Ripley's doesn't use more than a few hours; we were in there for around three and looked at everything. However, you could spend a much more interesting day in Madame Tussards and the Planetarium for a lot less money. As I mentioned earlier, £30 is more than the price of an entire day and limitless rides at one of London's nearby theme parks and certainly in excess of other half day entertainments, such as the Tower of London. The majority of visitors on the day we went were confused tourists, photographing each other with the waxworks and brightening up the place with their holiday spirit. If you're visiting London and are not blessed with limitless time and money, I wouldn't suggest Ripley's. There are so many places to choose from, it's kind of lost in the mire.
If you have children in tow, go to the Science Museum instead - it's free, it's far more interactive and it's educational without being boring. Despite it not being a school holiday, we were passed a couple of times by groups of children. From the running, screaming race to the mirror maze, I'd suggest they weren't that engaged in the concept of the museum and although some things (the talking heads and so on) are aimed at the younger visitor, a lot of pieces are out of context and won't be understood without adult explanation. If you're visiting with just one quiet child, then you might manage to get something from this.
So, who do I recommend it for? If you've got vouchers (we had) and are in Soho anyway (we were), then it's okay for a morning's entertainment, but only if you pick a quiet day. On leaving we agreed that it wasn't total rubbish, but we wouldn't have paid to get in. It seems this tries to appeal to everyone, but doesn't quite hit the mark.
It hasn't killed my childhood dream entirely; part of me still believes that the Ripley's in California has the original exhibits that are copied here and that this is just a tacky plasticky cash-in version of something special, dimmed by its newness.
I had been past Ripley's Believe it or Not several times in London and always wanted to go in so I was delighted to finally get the chance last year. The museum is a fantastic eclectic collections of all things odd, wierd, large, small.
Ripley was a collector and for many years wrote his "believe it or not" column for a newspaper in America. He was fascinated by the odd and unusal and his museum shows that.
The London site is spread over five floors and has pieces of natural curiosity - such as two headed animals, snake skins, to foreign and exotic collections from Africa, China and South America. There is also a more modern collection of celebrities, such as an exhibition on Marilyn Monroe and then onto a selection of artistic pieces made out of jelly beans, match sticks or sweet wrappers.
The nice thing about the musuem is it is user friendly. Most of the exhibits can be touched, played with, photos taken and there are some particular bits where you can take your picture next to a model of the world's tallest man. Or you can weigh yourself in comparison to the fattest man. Kids and adults alike will love the opportunity to become part of the museum in every way.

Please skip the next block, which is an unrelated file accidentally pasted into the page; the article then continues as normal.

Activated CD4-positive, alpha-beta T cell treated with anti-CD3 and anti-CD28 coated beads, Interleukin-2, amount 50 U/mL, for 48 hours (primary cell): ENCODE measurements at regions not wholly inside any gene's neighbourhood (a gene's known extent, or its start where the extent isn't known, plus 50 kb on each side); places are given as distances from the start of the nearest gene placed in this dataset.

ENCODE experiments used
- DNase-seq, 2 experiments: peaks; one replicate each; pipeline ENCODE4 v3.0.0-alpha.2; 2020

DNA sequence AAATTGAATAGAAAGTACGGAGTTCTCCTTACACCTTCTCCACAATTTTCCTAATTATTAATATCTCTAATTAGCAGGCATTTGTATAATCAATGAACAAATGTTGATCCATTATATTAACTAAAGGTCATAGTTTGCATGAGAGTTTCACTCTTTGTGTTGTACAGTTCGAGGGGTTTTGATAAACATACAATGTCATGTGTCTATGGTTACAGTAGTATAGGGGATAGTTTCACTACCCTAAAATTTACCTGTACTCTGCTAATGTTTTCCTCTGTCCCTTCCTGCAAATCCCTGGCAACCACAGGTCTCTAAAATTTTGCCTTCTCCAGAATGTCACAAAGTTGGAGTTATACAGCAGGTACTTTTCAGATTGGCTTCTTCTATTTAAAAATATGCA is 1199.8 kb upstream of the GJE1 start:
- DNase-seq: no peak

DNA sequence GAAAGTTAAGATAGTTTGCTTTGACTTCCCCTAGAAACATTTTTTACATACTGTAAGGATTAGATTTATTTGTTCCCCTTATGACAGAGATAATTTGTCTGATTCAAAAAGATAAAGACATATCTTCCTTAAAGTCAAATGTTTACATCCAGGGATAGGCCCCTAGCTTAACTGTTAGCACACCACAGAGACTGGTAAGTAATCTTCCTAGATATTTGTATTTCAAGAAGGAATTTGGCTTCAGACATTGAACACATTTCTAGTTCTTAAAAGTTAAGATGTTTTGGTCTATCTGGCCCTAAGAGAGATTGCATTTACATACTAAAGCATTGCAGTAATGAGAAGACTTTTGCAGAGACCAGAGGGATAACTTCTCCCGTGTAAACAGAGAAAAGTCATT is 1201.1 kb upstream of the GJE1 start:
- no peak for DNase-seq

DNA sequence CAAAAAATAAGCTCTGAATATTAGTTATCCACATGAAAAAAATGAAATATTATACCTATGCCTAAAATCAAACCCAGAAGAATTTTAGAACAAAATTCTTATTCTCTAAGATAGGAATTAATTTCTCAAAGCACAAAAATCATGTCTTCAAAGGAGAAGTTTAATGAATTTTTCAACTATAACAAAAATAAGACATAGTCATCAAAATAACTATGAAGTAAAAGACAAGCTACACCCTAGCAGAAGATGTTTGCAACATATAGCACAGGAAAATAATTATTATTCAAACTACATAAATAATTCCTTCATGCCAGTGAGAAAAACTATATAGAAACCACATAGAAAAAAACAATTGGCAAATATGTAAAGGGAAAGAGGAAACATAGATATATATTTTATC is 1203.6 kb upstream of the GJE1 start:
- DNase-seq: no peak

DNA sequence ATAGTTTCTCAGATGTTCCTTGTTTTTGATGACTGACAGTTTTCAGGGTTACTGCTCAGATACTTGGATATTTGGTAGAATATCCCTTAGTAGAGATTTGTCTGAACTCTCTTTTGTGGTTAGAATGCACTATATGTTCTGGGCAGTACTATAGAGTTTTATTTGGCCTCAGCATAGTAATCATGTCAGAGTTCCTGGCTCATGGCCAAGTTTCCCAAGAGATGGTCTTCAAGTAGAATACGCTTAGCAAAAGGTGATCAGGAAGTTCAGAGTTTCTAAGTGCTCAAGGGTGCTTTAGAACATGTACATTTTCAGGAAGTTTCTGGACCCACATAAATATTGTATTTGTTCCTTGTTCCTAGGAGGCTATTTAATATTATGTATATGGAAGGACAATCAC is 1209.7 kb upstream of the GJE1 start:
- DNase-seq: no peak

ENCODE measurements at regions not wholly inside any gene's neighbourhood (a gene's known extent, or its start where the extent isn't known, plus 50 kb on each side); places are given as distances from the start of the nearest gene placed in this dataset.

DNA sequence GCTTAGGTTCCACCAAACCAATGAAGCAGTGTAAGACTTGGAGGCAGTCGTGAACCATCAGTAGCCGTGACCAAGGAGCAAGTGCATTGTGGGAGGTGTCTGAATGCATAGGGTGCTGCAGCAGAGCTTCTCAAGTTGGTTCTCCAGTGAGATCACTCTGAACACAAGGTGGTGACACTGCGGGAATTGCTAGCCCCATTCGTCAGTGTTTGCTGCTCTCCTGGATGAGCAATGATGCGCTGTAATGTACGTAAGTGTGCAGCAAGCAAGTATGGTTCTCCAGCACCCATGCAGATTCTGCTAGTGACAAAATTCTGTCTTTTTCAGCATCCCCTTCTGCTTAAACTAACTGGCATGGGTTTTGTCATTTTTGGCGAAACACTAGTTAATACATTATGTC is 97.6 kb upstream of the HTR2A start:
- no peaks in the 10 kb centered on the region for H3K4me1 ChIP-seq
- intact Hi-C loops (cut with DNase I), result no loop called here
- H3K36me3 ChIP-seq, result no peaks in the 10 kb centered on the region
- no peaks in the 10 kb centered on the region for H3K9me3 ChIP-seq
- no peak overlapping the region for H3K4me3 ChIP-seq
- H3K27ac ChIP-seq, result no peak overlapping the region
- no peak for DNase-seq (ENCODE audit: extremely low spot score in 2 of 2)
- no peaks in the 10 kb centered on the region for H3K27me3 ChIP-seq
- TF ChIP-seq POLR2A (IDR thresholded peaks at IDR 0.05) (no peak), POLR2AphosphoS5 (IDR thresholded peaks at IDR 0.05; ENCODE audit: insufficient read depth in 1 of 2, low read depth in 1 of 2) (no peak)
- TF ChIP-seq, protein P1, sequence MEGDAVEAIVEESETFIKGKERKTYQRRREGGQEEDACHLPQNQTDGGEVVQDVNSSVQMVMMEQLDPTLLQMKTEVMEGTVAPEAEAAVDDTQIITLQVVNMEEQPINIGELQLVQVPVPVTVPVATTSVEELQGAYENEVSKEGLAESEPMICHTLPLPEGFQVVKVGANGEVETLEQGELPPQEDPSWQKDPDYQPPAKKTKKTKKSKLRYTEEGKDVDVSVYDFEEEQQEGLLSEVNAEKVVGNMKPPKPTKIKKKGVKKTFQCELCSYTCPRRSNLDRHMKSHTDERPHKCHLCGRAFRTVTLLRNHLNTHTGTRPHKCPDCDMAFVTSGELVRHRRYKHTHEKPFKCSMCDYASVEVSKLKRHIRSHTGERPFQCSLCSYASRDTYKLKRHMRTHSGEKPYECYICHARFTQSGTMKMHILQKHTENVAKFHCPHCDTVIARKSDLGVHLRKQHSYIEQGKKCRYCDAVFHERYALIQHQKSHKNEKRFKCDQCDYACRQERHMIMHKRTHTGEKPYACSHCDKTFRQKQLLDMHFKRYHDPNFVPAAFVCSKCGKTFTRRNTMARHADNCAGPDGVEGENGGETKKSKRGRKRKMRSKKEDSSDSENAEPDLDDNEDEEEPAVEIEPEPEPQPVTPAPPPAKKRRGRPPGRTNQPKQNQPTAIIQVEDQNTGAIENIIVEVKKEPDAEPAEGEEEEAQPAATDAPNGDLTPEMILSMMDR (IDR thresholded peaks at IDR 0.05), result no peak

I was really excited at the prospect of getting a Ripley's in London as I'd heard about the NYC one and had always fancied going. Ripley's is a collection of weird, wonderful and downright freakish objects. Anything from stuffed, deformed animals to a diamond-encrusted Mini Cooper to Marilyn Monroe's shoes to the shrunken heads (my personal favourite). If you are a fan of the strange and bizarre then you will enjoy yourself here. There are several different floors loaded with stuff, so you can easily spend a couple of hours here. Each 'thing' also has a small amount of writing telling you what it is (in case it's not obvious) or where it came from. All very educational, I'm sure.
In hindsight, I suppose I came out of Ripley's feeling a bit disappointed. In some ways the things weren't freakish enough! Much of it was drawings or wax models of freaky things that used to exist, which I could've seen on the internet. I suppose the best stuff must be in the NYC branch.
Like other reviewers on here I also have an issue with the price. Paying over £20 per person for this is a disgrace. I imagine they justify it to themselves because it's based in Piccadilly Circus, but having been there I would be really disappointed if I'd paid £20-25 to get in. I had 2-4-1 vouchers when I went so I only paid half that and I felt that was a much more reasonable price for what you get.
If you go once then you won't ever need to go again (unless they get some new stuff in, of course) so my advice would be to hunt around for 2-4-1 vouchers online and then go. If you have to pay full price entry then it's really not worth it.
Ripleys Museum London
I had waited with excitement for the new Ripleys to open in London, as I had always wanted to go to the US ones but never actually got there.
On the day we went, it had only been opened a few weeks, so we were expecting a queue. However when we arrived 15 minutes before opening, there wasn't one other person outside! Eventually after a boring wait we were let in the front doors.
This isn't a cheap place to visit (although where in London is?) we had 2 for 1 vouchers but the usual price is £21.95 each. After paying our money we went through the turnstile and into a lift (with a very annoying and tacky lighting display) to the top floor-where you start and work your way back down.